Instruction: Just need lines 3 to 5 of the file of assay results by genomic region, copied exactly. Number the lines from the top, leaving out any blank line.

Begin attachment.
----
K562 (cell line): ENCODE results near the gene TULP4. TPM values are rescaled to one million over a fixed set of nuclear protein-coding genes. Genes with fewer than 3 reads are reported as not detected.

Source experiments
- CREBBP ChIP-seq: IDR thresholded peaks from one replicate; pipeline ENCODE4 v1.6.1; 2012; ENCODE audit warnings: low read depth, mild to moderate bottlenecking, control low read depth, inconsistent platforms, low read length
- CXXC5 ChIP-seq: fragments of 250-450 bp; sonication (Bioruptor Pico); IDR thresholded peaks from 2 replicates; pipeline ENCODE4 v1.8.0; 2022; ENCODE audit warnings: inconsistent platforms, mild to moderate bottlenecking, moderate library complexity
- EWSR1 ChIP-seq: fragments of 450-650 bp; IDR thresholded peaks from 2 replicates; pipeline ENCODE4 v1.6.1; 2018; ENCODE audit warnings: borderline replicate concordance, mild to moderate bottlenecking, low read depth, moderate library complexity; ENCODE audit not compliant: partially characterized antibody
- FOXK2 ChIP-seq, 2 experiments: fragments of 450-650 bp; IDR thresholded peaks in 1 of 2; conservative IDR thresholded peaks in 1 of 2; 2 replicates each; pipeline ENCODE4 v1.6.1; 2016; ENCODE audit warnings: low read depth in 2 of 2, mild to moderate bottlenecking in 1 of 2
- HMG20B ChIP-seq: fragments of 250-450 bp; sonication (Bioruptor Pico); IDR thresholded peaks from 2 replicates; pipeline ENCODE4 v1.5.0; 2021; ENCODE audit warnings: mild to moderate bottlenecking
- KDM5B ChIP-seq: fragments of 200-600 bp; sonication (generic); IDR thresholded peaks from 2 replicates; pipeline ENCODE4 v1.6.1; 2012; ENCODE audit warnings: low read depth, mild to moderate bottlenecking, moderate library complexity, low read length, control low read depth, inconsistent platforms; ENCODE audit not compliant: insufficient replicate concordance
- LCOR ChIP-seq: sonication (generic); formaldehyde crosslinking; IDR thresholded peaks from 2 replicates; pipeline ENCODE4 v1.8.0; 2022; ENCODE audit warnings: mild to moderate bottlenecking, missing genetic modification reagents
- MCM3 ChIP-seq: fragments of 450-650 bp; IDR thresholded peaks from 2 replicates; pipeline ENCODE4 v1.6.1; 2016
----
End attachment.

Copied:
- CREBBP ChIP-seq: IDR thresholded peaks from one replicate; pipeline ENCODE4 v1.6.1; 2012; ENCODE audit warnings: low read depth, mild to moderate bottlenecking, control low read depth, inconsistent platforms, low read length
- CXXC5 ChIP-seq: fragments of 250-450 bp; sonication (Bioruptor Pico); IDR thresholded peaks from 2 replicates; pipeline ENCODE4 v1.8.0; 2022; ENCODE audit warnings: inconsistent platforms, mild to moderate bottlenecking, moderate library complexity
- EWSR1 ChIP-seq: fragments of 450-650 bp; IDR thresholded peaks from 2 replicates; pipeline ENCODE4 v1.6.1; 2018; ENCODE audit warnings: borderline replicate concordance, mild to moderate bottlenecking, low read depth, moderate library complexity; ENCODE audit not compliant: partially characterized antibody